Prehistoric platformers are nothing new. Back in the 2D era, we had games like Joe & Mac and Bonk's Adventure to satiate our never-ending hunger for caveman antics. In more recent times, Tak and the Power of Juju essentially filled the same slot, though it was targeted a bit more at kids. Ubisoft and Tiwak also seem to be going after a similar audience with their new 3D platformer Tork: Prehistoric Punk, which weighs in at a budget price of $20. But between Tork's slightly unfinished feel and the rising standard for 20-dollar games, Tork really doesn't have a whole lot going in its favor.
Move over, Tak! Wait, never mind.
You'll play the game as Tork, a little kid from somewhere back in the caveman days, when dinosaurs ruled the earth and, you know, when necromancers kidnapped fathers and stuff like that. In this case, a little evil guy has kidnapped Tork's dad, so you'll take control of the bolo-throwing kid as he attempts to chase the bad guy and his cohorts through time to right what's wrong. You'll start out in prehistoric times, but each of the game's worlds takes you to a different era. You'll move on to medieval times, where you'll bash your way through some castles, and from there you'll move on to the modern era, where you can fight your way through construction sites by beating up robots. Tork's not especially long, and though the difficulty ramps up a bit as you play through it, the game remains easy from start to finish.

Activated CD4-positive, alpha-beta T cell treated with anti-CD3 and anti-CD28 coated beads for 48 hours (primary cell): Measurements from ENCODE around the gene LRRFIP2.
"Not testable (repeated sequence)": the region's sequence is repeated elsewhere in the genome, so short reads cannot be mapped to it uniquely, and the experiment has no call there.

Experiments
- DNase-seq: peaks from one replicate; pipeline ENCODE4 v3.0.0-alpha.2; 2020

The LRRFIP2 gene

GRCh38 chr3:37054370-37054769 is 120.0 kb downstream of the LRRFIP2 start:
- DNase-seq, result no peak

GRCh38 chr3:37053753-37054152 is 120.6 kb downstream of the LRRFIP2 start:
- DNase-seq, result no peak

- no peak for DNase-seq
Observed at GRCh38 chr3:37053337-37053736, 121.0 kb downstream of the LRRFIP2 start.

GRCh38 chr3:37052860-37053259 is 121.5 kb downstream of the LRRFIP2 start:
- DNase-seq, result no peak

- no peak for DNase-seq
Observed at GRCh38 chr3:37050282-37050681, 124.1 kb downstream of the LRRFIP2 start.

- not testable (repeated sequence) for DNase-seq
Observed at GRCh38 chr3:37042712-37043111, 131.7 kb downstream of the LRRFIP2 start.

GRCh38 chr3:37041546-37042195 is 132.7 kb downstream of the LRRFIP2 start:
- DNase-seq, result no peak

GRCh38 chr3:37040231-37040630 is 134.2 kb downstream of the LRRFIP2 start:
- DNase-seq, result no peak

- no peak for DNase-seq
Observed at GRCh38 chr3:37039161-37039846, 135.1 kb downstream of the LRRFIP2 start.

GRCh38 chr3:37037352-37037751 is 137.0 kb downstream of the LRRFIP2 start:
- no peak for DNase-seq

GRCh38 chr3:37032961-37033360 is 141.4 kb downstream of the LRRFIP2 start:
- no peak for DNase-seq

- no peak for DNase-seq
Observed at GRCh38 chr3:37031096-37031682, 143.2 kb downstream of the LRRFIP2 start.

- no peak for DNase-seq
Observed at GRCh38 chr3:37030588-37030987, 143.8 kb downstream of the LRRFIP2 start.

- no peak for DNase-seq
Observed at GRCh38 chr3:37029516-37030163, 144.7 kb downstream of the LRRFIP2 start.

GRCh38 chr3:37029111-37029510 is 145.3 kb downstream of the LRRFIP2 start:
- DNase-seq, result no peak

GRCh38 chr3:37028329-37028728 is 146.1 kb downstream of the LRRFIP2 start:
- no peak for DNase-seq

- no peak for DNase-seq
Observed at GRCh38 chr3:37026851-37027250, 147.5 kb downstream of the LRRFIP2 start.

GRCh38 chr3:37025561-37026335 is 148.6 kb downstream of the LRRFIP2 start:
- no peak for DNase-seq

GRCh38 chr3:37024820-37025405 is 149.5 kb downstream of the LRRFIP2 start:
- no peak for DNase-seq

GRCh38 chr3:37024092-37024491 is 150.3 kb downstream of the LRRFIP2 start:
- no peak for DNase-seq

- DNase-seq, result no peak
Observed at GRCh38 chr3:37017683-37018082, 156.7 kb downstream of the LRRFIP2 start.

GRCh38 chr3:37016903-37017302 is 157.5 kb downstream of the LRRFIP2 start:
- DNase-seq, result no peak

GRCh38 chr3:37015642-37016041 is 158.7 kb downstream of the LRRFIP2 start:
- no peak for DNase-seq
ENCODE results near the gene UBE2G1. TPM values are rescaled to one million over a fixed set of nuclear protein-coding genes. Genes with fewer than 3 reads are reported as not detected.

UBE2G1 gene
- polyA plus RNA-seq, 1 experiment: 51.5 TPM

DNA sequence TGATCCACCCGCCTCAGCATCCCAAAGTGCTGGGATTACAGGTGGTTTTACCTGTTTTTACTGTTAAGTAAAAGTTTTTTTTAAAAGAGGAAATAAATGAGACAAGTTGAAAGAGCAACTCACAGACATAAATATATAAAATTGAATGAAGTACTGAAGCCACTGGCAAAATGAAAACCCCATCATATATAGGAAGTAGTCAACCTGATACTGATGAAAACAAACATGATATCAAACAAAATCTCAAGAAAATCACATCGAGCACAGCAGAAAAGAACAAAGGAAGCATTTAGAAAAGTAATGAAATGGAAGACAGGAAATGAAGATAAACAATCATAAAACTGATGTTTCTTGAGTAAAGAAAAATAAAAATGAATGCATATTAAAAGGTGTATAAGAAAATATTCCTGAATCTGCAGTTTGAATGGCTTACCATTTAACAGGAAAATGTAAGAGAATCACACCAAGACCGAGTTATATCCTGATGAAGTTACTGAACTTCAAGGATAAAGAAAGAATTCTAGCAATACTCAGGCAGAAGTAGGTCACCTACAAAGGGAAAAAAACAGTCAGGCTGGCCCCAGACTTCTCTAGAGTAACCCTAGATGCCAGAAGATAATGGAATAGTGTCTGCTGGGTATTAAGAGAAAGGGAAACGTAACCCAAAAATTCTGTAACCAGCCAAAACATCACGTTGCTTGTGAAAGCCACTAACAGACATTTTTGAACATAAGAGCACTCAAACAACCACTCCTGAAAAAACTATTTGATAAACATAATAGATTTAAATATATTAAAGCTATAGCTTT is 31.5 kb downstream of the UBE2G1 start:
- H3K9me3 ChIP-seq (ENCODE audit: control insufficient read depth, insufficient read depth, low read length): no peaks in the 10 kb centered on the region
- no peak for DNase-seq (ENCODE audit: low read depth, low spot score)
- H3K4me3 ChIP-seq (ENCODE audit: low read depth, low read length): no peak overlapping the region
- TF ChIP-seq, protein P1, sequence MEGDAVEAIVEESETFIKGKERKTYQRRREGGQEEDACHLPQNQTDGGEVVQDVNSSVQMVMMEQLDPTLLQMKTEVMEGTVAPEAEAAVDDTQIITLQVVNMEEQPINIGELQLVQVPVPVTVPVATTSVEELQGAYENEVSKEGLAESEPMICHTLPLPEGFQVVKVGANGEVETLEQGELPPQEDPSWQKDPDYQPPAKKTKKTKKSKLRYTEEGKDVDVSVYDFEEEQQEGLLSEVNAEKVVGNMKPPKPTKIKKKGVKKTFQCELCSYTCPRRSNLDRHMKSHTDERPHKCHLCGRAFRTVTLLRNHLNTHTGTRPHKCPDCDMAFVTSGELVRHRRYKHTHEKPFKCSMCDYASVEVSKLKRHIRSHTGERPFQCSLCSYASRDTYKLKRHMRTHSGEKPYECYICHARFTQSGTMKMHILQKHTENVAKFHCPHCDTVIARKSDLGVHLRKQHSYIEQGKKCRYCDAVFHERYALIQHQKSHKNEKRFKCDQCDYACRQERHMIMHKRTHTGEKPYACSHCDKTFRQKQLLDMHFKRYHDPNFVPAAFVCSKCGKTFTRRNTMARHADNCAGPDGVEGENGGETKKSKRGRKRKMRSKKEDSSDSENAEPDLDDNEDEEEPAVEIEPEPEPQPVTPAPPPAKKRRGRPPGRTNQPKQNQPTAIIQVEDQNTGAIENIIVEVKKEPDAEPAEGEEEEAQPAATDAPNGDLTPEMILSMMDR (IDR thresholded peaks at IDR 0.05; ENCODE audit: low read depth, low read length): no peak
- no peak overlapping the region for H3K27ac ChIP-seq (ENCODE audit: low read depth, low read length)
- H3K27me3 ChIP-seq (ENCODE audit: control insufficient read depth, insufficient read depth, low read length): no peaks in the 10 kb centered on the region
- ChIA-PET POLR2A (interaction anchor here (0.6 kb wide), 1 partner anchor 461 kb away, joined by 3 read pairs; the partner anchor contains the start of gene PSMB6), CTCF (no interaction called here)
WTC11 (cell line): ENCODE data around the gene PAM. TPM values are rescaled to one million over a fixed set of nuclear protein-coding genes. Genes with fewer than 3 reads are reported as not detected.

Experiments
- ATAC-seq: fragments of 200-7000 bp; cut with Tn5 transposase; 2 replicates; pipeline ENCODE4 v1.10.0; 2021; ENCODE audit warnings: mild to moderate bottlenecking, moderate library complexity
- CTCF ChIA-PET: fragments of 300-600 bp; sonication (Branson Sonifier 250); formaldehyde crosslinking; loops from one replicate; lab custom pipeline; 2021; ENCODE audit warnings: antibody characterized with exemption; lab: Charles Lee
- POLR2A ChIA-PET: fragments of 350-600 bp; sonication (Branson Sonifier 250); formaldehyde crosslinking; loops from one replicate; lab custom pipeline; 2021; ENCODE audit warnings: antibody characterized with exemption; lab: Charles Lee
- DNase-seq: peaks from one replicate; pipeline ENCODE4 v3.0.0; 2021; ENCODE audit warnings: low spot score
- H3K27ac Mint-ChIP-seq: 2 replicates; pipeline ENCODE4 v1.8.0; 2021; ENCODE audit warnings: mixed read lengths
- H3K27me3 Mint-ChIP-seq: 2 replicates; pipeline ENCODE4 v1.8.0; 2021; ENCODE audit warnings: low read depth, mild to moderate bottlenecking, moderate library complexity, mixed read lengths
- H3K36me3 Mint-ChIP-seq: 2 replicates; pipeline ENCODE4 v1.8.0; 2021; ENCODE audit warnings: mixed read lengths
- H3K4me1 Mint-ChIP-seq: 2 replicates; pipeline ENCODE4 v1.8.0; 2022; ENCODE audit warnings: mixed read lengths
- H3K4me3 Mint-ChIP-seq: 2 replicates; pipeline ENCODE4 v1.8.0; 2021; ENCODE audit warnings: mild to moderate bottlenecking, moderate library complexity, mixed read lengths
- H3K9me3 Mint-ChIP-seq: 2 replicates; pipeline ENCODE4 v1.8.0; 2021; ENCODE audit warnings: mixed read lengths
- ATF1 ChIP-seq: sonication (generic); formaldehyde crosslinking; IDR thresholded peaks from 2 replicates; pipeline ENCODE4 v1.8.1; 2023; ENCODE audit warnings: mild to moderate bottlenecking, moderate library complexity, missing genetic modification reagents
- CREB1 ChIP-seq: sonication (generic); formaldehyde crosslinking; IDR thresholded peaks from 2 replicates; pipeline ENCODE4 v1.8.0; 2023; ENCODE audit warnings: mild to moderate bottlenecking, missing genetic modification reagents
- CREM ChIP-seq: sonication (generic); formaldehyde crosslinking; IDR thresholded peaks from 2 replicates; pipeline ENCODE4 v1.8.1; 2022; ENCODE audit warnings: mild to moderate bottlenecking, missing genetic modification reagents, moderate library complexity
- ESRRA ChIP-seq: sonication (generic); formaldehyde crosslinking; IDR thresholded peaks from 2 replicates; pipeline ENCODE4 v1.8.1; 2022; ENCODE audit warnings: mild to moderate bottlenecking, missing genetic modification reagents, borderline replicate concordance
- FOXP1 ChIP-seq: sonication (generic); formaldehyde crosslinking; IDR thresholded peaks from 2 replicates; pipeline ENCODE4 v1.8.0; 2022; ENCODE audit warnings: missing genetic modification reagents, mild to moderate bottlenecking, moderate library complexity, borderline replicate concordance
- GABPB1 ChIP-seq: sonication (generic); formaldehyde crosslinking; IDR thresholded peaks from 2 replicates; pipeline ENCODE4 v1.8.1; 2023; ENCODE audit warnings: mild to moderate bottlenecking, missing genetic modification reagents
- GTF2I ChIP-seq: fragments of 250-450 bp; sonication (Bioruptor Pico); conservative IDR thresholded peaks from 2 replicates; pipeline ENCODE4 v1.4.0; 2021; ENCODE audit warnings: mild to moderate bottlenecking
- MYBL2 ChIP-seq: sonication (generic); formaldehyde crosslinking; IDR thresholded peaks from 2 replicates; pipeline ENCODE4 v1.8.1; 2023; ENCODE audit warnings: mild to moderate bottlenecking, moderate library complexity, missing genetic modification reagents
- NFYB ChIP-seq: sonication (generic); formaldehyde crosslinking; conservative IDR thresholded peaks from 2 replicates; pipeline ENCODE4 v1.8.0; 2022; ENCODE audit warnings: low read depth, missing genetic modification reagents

While each era may have its own look, the gameplay doesn't really change. That caveman with a club you beat up in the first world gets replaced by a similarly wide-shouldered thug in the modern era, only now he's sporting a glowing stun club. Little rats are replaced by tiny spider robots, and so on. Tork is a shape-shifter of sorts, too, so he'll change into different beasts depending on the era. Prehistoric Tork turns into a yeti, while modern-era Tork turns into a flying squirrel, and so forth. Each beast has its own set of attacks, and transformations are governed by a rage meter that fills as you wallop on enemies. Once the rage meter's full, you can transform, which slowly drains it. Tork himself has a standard melee attack and a ranged attack that you can charge up for extra distance. He can also double jump, which comes in handy. But mostly, the game just boils down to your basic running, jumping, and attacking anything that gets in your way. Overall, it's about as basic as platforming gets.
Tork presents itself from a fixed camera angle. While the right stick can be used to slightly nudge the view to the left or right, you're never given the ability to swing the view all the way around. This would ordinarily be fine and good, but Tork has a few too many instances where you'll need to do a bit of backtracking for the available camera setup to work well. Backtracking isn't necessarily employed all the time, but all it takes is one life-ending misstep into a bottomless pit that you couldn't even see to make the fixed viewpoint annoy the heck out of you.